Wording causes confusion

Published 12:00 am Wednesday, June 18, 2008

WINTON – Sometimes all it takes is one concerned citizen to get the ball rolling.

The Hertford County Commissioners saw evidence of that here Monday night during one of the public comment portions of their regularly scheduled meeting.

Earl Johnson, a citizen of Hertford County, asked the commissioners for clarification on a measure that was defeated at the polls in May.

&uot;I don’t understand what is this user’s fee thing that was on the ballot along with the sales tax… that’s what is throwing people off of voting for the sales tax,&uot; he stated.

County Attorney Charles Revelle responded, &uot;We don’t have any control over the wording on the ballots; the (North Carolina) General Assembly sets that.&uot;

What Johnson refers to is the countywide &uot;sales and use&uot; quarter-cent tax increase that was put on the ballot in May.

If passed, it would have generated an estimated $525,000 annually – money that is much-needed after the state cut off certain funds to the county as part of the agreement for the state to take over the Medicaid burden.

However, the measure was overwhelmingly defeated in Hertford County during the last two elections; this May’s results even worse than last November, with only 1,538 voting yes but 3,737 against.

&uot;We need to do a better job of educating the public on what the tax really means,&uot; Revelle noted.

Commissioner Curtis Freeman remarked, &uot;I’ve never thought about it like that before, but I can see where somebody might misunderstand.&uot;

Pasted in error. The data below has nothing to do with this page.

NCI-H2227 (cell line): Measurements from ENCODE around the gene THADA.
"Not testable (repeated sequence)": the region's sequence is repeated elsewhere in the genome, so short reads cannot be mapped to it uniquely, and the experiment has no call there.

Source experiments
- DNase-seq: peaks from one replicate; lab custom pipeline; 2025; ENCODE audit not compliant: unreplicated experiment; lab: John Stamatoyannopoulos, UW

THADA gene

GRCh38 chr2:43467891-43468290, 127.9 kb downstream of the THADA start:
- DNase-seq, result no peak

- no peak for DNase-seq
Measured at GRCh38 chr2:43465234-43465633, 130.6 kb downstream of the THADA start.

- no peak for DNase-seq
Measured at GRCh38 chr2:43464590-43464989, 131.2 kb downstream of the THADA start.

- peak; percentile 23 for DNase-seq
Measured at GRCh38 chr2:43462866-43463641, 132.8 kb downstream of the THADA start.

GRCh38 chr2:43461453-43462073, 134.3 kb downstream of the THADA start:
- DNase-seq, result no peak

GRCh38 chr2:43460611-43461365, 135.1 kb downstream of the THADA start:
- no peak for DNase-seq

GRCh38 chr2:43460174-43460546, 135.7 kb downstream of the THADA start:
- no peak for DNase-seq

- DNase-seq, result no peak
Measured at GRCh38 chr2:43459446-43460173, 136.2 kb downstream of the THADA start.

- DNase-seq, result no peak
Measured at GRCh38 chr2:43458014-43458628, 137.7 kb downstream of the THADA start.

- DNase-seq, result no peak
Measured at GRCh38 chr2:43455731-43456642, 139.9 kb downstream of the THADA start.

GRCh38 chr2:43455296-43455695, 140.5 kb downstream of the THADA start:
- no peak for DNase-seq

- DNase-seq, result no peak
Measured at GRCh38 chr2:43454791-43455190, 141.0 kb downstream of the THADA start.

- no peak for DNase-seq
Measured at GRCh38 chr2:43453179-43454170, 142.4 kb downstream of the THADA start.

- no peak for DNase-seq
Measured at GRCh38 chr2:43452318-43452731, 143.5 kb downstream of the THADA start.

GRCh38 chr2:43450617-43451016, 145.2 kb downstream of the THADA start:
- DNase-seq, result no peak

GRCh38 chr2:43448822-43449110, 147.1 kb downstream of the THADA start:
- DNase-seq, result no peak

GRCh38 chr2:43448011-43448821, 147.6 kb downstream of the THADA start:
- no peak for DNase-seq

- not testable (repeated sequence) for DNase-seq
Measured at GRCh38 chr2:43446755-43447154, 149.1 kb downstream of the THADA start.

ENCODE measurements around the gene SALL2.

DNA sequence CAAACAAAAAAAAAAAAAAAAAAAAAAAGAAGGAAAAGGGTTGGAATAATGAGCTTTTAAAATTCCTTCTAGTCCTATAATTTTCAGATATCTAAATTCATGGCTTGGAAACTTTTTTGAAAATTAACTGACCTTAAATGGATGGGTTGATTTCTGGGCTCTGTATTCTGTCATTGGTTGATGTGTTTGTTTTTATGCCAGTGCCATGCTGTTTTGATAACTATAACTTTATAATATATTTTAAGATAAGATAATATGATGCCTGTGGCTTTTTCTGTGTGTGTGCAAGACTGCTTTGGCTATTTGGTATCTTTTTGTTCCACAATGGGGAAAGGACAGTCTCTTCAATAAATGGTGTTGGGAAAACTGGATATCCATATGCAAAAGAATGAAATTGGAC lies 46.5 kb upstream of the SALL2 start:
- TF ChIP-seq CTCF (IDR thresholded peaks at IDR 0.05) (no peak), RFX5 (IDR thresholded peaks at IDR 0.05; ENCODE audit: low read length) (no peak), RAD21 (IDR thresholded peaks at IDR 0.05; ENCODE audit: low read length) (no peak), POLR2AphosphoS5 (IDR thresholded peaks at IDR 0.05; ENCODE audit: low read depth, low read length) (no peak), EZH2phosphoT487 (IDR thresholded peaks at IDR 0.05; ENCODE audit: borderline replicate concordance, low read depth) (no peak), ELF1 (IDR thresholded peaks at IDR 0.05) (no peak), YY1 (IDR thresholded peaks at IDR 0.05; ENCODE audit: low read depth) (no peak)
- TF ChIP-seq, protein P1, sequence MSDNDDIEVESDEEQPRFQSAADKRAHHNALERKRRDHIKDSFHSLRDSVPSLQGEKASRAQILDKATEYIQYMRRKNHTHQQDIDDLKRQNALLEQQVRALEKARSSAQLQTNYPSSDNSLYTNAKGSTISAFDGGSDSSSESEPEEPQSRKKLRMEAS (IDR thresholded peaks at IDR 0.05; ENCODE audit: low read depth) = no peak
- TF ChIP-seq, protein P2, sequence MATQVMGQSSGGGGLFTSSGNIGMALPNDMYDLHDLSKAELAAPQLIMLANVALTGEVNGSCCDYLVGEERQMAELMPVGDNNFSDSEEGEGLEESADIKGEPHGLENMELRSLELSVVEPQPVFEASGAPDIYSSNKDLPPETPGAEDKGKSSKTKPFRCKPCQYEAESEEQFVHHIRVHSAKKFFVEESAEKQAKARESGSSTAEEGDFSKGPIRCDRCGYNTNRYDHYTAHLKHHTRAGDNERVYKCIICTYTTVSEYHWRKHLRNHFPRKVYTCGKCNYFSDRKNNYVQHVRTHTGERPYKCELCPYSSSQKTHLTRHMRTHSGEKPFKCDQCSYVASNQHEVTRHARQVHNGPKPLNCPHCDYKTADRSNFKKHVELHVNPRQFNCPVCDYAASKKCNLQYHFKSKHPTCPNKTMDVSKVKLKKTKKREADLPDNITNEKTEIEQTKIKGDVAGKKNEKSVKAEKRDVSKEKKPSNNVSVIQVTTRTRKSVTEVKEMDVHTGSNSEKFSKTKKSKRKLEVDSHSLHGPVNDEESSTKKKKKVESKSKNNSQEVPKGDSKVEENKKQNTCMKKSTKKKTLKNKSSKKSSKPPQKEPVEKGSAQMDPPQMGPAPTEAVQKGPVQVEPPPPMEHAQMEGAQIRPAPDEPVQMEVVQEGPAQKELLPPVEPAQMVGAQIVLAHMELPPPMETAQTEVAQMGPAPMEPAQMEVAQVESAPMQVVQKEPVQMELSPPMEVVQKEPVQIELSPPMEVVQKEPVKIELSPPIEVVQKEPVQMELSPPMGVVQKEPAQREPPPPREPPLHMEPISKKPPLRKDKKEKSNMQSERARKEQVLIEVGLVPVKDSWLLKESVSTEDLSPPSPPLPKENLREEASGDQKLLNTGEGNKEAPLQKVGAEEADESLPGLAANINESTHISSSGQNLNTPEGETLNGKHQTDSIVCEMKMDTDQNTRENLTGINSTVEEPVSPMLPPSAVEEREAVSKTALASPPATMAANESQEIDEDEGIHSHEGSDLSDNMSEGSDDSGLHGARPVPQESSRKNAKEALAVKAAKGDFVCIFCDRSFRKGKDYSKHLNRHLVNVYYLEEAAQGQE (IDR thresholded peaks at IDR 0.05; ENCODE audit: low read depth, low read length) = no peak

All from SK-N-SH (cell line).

Johnson added, &uot;I think the average citizen thinks that the ‘user’s fee’ is a land transfer tax and that’s why they voted against it… I think the sales tax would pass without that other word.&uot;

County Manager Loria Williams reiterated, &uot;No, the ‘sales and use tax’ is just terminology.

It has nothing to do with a land transfer tax.&uot;

After further discussion, the commissioners agreed that additional public education is in order.

&uot;We need to start educating people now, because this is going to be on the ballot again in November,&uot; stated Commission Chairman Howard Hunter III.

Commissioner DuPont Davis noted, &uot;I think what we really need to do is put this in a simple language so everybody can understand it.&uot;

Revelle stated that he could work on putting out a fact sheet that was simpler from those in the past.

All &uot;sales and use tax&uot; means is an additional point-of-sale tax when goods are sold at retail outlets or certain services are provided.

Currently, sales and use tax stands at 6.75 percent in Hertford County, 4.25 percent of which goes to the state.

The remaining 2.5 percent is a local tax, but 0.5 percent of that will be taken away by the state as well in the next two fiscal years.

&uot;That’s why we’re trying to put this in place, to make up for some of the money that will be taken away,&uot; Williams explained later in a phone interview.

If the additional quarter-cent sales and use tax increase were to pass, it would raise the total rate to 7 percent countywide.

To put it into perspective, the extra cost to consumers would only be one penny more on a $4 purchase.